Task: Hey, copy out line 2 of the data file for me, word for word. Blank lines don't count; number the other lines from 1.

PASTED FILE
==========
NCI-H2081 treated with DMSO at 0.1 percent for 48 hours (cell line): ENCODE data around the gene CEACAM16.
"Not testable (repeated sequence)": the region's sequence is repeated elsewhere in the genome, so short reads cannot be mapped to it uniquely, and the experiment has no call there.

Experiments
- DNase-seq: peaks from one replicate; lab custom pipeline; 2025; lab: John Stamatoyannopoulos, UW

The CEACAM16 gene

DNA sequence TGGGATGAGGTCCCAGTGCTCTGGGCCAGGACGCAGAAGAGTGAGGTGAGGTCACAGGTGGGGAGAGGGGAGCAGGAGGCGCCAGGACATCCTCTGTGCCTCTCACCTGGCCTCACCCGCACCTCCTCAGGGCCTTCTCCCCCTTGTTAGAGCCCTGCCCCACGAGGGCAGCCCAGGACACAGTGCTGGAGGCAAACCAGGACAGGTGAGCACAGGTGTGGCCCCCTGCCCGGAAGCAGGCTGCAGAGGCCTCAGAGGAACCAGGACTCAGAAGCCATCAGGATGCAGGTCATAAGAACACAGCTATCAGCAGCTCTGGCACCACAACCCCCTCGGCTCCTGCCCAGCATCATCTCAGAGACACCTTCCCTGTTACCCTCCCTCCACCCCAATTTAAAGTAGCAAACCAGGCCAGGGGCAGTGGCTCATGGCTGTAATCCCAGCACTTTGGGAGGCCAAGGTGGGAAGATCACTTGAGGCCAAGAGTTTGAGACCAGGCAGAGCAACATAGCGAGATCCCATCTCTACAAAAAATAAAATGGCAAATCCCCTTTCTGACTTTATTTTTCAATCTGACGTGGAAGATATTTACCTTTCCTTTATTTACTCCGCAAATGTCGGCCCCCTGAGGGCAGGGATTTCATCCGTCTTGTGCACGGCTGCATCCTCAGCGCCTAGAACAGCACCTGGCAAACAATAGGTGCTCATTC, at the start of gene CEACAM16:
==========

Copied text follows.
"Not testable (repeated sequence)": the region's sequence is repeated elsewhere in the genome, so short reads cannot be mapped to it uniquely, and the experiment has no call there.